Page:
On Tuesday night, he became the first player to reach the 3,000-hit mark while splitting careers between two countries. Prior to becoming the first Japanese position player to test his mettle in the Major Leagues, Ichiro accumulated 1,278 hits during a nine-year career with the Pacific League Orix Blue Wave.
He recalled the first one, which came in July 1992.
"I was 18 at the time, and I got called up to the Majors in July," he said. "To myself, I actually refused to get called up, because I didn't think it was my time yet. But the order came, so I had to go.
"I was in the mood of not agreeing to the [promotion], but I got a hit. That's what I remember about it."
The final few hits to 3,000 were difficult.
"Looking back to when I got my first hit, from that point to this point, it wasn't a very long time to me," he said. "But, for some reason, the last week seemed like a long period of time."
The rather small crowd of 17,618 applauded Ichiro's achievement and he tipped his cap in appreciation.
"For them to respond in that fashion was very unexpected for me," he said.
"I'm glad that's behind him," manager Jim Riggleman said. "It's a great accomplishment and I'm looking forward to his 2,000th hit [in the Majors]. Hopefully, they will come in wins, not what we've been coming through lately."
Riggleman knew the final steps to 3,000 were beginning to affect his right fielder.
"I was talking to Antony [Suzuki], Ichiro's interpreter, and he indicated to me that it has weighed on [Ichiro] and he wants to get this behind him. Ichiro realizes how few people have done it."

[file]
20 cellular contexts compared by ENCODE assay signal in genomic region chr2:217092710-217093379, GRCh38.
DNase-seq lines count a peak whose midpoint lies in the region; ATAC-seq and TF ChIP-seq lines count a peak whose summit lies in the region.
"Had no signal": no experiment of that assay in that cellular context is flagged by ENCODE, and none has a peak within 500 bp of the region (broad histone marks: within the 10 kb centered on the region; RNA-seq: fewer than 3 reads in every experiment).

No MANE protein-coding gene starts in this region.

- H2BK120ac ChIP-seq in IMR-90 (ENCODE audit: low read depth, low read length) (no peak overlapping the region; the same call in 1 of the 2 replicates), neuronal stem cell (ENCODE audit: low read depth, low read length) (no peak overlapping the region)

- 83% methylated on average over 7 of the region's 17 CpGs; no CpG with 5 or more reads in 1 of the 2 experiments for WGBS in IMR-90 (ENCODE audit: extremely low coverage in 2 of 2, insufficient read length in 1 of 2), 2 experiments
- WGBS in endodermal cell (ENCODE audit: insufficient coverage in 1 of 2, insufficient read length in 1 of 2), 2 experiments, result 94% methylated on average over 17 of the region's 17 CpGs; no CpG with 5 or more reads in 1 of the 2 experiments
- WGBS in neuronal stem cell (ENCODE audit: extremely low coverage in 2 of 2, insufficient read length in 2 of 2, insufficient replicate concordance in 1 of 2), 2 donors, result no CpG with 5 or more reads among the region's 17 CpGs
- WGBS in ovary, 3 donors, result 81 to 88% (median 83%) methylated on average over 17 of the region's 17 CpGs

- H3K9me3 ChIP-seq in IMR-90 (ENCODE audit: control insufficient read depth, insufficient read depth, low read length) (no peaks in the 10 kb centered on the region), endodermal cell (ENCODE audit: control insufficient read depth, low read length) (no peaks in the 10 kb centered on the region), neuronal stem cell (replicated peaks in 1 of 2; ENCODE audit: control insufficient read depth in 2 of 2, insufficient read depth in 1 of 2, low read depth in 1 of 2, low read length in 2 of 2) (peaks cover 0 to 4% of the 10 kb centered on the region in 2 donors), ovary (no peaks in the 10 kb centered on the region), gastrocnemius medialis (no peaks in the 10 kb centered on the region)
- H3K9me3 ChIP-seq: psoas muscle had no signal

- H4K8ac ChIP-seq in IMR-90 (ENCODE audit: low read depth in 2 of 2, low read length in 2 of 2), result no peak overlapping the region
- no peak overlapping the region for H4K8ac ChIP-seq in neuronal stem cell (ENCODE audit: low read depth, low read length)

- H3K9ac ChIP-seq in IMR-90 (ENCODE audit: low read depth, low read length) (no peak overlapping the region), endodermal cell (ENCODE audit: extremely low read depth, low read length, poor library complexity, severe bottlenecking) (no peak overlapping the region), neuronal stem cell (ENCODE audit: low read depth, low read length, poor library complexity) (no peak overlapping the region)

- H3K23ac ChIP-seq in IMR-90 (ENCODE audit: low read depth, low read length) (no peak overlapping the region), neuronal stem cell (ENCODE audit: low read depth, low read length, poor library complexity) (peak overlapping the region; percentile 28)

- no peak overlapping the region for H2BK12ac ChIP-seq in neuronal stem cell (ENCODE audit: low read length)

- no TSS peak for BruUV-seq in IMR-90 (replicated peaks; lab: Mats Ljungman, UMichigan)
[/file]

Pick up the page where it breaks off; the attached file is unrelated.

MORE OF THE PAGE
There currently are 27 members in MLB's 3,000-hit club, the most recent being former Astros star Craig Biggio, who reached the magical number last season.
Riggleman predicted that Ichiro's milestone hit would be a double into right-center field in the first inning, adding that Ichiro would advance to third base, and be driven in by left fielder Raul Ibanez.
As it turned out, Ichiro advanced to third on an ensuing single by Jeremy Reed, but never scored.
Catcher Kenji Johjima pretty much nailed it. He predicted before the game that the hit would be a blooper into left field, just out of the reach of an infielder.
"In the short time he's been over here, to have this many hits in the states is amazing," Riggleman said. "In the history of the game, and everybody who has ever played the game, to play this many games and have this many hits and he's at the top of the list. It speaks for itself. I think that his accomplishments over here have probably exceeded what he did over there."
Ichiro, an eight-time AL All-Star with at least 200 hits in each of his first seven MLB seasons, has 131 hits this season and is right on pace to join Willie Keeler (1894-1901) as the only players in MLB history to reel off eight consecutive 200-plus hit seasons.
So how has he been able to be this consistently good for so long?
"No. 1 is talent," Riggleman said. "You need a lot of talent. You need longevity and can't have too many injuries, causing you to miss playing time. If you are not talented, you're not going to get it, and you also need a good routine. Everyone [with 3,000 hits] has been a creature of habit, with a certain routine, and Ichiro would be at the top of that list. He has meticulous work habits."